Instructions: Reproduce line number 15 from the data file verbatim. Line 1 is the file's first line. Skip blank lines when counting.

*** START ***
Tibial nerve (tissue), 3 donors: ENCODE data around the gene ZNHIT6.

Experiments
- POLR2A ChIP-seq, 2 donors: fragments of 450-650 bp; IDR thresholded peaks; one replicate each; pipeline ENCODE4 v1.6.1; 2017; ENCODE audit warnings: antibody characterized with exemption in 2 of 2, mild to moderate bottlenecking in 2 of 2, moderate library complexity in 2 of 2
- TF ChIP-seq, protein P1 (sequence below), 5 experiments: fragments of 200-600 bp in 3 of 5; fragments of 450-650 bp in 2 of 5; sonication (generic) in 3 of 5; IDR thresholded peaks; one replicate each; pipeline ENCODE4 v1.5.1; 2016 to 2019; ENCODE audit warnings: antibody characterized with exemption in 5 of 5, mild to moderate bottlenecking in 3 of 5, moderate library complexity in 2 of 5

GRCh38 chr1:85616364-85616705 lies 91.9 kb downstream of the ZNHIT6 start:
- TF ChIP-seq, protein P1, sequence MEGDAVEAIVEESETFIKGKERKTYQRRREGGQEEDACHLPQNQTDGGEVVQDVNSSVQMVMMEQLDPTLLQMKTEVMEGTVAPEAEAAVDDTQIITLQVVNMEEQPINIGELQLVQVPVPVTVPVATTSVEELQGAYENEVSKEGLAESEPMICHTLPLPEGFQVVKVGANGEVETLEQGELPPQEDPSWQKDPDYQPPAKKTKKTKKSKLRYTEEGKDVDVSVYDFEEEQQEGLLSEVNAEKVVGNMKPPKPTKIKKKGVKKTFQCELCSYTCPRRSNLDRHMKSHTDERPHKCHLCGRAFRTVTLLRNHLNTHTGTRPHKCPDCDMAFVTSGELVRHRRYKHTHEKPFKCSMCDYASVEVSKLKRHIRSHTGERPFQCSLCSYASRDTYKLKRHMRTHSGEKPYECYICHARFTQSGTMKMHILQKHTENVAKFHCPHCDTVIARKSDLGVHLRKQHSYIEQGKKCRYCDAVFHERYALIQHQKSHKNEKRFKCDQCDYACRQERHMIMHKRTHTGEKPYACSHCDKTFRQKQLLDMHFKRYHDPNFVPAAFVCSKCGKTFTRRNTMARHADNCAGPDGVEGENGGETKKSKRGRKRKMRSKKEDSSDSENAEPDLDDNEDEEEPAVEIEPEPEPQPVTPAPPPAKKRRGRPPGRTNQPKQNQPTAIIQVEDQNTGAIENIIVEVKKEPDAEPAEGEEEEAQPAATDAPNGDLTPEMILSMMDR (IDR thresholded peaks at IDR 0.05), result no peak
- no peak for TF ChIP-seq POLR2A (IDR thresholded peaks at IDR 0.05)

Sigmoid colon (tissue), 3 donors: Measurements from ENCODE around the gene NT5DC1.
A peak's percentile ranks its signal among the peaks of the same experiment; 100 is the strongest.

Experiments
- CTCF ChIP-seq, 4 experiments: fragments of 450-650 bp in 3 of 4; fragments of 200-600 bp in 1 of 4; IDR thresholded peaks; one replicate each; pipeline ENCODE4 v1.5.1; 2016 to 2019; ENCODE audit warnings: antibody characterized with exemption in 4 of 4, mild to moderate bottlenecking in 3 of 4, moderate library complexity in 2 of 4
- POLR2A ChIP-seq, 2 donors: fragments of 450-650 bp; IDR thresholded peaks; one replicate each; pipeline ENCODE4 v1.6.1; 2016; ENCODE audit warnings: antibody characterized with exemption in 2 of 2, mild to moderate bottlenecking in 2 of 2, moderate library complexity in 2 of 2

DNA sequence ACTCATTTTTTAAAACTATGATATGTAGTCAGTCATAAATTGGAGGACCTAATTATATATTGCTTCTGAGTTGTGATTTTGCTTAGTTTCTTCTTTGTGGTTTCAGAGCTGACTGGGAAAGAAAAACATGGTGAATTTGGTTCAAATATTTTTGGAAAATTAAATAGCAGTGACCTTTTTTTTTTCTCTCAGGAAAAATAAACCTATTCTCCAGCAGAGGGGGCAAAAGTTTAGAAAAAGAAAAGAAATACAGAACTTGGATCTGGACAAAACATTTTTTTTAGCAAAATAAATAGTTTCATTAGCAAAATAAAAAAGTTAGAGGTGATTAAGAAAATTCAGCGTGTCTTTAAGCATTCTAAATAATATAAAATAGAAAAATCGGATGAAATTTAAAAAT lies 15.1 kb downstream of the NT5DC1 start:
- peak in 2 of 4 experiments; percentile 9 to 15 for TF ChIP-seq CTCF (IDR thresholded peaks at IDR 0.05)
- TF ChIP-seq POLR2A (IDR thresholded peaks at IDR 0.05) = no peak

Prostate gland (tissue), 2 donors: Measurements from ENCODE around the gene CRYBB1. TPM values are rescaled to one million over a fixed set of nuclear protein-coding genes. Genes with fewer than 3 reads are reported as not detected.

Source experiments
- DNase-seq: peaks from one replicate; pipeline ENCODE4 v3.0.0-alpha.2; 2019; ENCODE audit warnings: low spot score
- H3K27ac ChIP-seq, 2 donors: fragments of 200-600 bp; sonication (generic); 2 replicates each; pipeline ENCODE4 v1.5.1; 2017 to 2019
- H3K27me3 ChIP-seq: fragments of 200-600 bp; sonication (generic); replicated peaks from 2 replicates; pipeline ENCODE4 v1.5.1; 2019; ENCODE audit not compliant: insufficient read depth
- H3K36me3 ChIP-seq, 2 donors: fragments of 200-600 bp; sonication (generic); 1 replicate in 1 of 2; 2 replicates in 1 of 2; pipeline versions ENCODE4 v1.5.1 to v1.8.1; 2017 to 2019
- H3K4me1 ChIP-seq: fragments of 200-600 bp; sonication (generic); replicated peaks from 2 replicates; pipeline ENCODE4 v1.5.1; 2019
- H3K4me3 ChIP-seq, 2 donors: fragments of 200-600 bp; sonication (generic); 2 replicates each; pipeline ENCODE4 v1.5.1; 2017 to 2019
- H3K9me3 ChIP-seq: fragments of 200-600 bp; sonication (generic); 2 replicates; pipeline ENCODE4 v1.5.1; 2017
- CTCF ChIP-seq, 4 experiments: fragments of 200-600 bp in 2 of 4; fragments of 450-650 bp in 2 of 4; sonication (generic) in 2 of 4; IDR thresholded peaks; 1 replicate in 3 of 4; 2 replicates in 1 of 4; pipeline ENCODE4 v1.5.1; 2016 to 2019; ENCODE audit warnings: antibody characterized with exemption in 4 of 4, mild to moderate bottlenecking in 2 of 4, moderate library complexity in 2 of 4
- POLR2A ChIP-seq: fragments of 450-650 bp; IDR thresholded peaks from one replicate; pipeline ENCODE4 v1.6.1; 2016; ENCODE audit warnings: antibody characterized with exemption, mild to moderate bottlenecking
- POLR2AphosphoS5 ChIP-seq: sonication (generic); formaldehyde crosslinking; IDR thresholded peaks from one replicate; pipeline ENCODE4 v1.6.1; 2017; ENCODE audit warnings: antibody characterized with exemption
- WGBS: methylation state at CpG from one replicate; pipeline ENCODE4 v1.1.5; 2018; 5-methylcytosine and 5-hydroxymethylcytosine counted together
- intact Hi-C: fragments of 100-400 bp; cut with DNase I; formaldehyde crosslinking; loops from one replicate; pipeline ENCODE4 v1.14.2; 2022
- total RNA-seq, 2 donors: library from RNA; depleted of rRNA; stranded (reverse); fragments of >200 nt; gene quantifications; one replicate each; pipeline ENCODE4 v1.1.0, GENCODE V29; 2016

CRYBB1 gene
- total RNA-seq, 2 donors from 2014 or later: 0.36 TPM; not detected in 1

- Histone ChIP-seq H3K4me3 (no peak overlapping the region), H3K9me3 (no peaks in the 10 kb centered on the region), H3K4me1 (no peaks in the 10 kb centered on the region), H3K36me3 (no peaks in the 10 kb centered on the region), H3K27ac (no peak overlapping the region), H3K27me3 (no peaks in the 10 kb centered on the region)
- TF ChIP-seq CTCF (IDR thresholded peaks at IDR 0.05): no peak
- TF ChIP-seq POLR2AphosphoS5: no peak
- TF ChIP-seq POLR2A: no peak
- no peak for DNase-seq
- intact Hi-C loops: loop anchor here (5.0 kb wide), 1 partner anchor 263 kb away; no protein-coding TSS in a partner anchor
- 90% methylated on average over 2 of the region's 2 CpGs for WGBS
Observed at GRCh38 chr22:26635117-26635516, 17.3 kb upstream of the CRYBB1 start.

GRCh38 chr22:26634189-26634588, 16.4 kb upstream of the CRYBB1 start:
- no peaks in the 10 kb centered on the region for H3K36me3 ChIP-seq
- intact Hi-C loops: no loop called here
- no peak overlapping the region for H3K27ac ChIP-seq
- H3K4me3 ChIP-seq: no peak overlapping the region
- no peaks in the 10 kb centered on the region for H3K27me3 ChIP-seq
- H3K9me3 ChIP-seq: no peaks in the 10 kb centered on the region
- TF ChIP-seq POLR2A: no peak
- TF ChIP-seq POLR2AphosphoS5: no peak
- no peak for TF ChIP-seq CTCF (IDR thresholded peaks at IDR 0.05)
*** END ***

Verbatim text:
- TF ChIP-seq POLR2A (IDR thresholded peaks at IDR 0.05) = no peak